I Can’t Believe You Just Said That: The Truth About Why People Are So Rude, by Danny Wallace

I love Danny Wallace. Well, I love his writing – I can’t really speak for the man personally (although I did meet him briefly at the Edinburgh Book Festival some years ago, at which he was entirely charming and witty). My favourites are probably Yes Man and Friends Like These. I’ve read both his novels (Charlotte Street and Who Is Tom Ditto?), and while I did enjoy them, I definitely prefer his non-fiction. So I was super excited to receive a review copy of I Can’t Believe You Just Said That, and promptly set aside whatever I was currently reading in its favour.

The trouble is… ah, the trouble is, Mr. Wallace is clearly a man with a vendetta. So enraged at receiving terrible customer service by a putrid purveyor of hotdogs, he set out on a one-man crusade to investigate the effects of rudeness on the world. Danny has his arch-nemesis, his Madam Hotdog… but I have my Dannys 🙁 Right in the introduction, he admits: “I am not above behaving rudely myself […] somewhere there does doubtless exist a tape recording of my absolutely losing my shit with a customer services advisor from BT Broadband, which I imagine is played back in conference rooms for training purposes, nationally, almost every single day.” And, look, I work in broadband customer services. This is my everyday life. Right there on page one, Danny becomes Mr “I’ll see you in court.” Mr “I’ll be naming you personally in my lawsuit.” Mr. “If you don’t have my internet back on in the next hour, I’ll come round there and-”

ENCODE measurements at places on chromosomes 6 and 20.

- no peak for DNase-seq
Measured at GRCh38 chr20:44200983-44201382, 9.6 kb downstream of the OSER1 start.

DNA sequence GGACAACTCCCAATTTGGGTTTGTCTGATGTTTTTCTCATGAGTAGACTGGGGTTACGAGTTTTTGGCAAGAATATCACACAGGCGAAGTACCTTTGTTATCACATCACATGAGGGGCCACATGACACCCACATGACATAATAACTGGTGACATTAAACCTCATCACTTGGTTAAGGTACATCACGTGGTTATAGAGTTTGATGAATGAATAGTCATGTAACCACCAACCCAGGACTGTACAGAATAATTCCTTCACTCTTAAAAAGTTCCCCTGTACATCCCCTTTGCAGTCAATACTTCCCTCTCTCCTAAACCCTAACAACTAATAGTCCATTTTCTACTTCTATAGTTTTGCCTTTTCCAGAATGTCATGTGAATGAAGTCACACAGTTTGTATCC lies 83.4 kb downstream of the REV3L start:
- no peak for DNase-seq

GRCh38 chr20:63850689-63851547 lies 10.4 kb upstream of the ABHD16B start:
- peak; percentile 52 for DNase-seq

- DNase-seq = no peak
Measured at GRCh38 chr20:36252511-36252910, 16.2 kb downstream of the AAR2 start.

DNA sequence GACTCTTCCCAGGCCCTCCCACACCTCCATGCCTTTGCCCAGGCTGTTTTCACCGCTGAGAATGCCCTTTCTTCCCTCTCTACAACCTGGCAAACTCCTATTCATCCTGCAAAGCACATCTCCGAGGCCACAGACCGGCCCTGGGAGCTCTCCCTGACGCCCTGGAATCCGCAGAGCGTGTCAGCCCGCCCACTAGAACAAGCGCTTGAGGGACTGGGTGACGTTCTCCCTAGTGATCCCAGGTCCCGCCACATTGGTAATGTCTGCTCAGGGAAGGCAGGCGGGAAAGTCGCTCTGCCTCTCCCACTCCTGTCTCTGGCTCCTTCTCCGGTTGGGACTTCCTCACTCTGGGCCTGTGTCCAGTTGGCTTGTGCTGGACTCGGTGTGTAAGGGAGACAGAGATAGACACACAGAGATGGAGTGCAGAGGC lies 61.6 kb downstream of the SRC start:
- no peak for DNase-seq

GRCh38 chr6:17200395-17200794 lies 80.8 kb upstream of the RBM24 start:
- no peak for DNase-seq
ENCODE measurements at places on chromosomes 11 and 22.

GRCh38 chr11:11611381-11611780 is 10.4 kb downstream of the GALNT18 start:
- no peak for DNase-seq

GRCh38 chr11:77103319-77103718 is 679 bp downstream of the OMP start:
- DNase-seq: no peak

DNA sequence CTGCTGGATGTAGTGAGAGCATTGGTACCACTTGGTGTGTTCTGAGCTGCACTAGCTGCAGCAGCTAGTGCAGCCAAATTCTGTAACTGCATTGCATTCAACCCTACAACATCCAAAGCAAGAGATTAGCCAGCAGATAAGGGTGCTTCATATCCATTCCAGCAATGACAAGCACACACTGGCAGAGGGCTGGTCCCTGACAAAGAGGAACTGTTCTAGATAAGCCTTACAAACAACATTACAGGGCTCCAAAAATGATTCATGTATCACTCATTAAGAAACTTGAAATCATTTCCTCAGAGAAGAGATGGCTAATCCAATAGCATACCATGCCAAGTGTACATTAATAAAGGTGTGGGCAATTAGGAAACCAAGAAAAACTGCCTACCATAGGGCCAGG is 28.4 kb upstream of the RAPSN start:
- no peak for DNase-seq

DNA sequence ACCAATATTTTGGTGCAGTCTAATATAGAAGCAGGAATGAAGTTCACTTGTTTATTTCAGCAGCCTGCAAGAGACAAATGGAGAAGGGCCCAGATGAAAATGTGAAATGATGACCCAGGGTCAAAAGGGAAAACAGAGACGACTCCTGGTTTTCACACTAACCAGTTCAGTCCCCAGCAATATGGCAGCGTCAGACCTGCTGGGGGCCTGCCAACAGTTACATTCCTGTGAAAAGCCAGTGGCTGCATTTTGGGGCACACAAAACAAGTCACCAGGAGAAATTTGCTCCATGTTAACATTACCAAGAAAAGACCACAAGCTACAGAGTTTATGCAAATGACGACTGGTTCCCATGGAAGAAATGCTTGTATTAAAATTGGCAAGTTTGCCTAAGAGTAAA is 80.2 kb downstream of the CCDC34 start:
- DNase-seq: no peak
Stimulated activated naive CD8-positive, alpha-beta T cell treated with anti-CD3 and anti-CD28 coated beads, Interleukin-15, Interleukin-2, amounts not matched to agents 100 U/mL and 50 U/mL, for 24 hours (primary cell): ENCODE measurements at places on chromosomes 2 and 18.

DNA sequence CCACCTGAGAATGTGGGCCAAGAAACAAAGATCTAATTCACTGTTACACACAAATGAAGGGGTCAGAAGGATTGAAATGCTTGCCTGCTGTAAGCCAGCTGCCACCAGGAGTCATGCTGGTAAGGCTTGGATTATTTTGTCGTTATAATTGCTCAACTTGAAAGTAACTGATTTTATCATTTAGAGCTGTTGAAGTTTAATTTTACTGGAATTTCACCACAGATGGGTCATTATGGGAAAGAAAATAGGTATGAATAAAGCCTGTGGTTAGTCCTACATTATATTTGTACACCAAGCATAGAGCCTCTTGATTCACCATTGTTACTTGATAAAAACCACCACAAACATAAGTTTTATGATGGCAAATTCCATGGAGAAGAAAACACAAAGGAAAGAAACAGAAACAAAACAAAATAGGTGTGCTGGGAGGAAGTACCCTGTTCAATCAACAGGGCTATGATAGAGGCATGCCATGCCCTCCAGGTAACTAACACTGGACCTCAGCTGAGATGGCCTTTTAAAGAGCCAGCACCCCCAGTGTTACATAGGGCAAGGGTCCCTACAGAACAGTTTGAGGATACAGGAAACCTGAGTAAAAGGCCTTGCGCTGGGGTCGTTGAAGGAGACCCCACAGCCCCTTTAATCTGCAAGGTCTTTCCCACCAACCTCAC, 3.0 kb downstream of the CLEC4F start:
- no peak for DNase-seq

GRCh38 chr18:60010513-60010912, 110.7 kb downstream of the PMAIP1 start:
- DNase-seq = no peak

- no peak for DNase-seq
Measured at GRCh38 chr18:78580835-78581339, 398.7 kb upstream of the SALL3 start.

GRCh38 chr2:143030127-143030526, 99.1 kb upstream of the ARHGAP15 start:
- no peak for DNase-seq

So you know what? I wasn’t 100% on his side.

The book itself is an interesting examination on the effect of rudeness and attempts to combat it. There are lots of fun case studies, and the serious science is couched in humourous terms. It has awakened me to a lot of everyday rudeness I previously overlooked, and that too is problematic. Right near the beginning, Danny notes that simply being aware of rudeness is enough for it to affect a person psychologically:

“Reading this book, it’s probable you now perceive the world as slightly worse than the person closest to you who is not reading it. Put simply, just by reading about rudess, this book is actively making your life worse.”

So cheers for that.

I Can’t Believe You Just Said That isn’t as funny as his previous writing, but it’s clearly a well researched pet project. And its definitely put me off buying hotdogs from cafes.

Many thanks to Ebury Press at Penguin Random House for providing a free copy in exchange for an honest review via NetGalley.

[Read from 6-10 April 2017]

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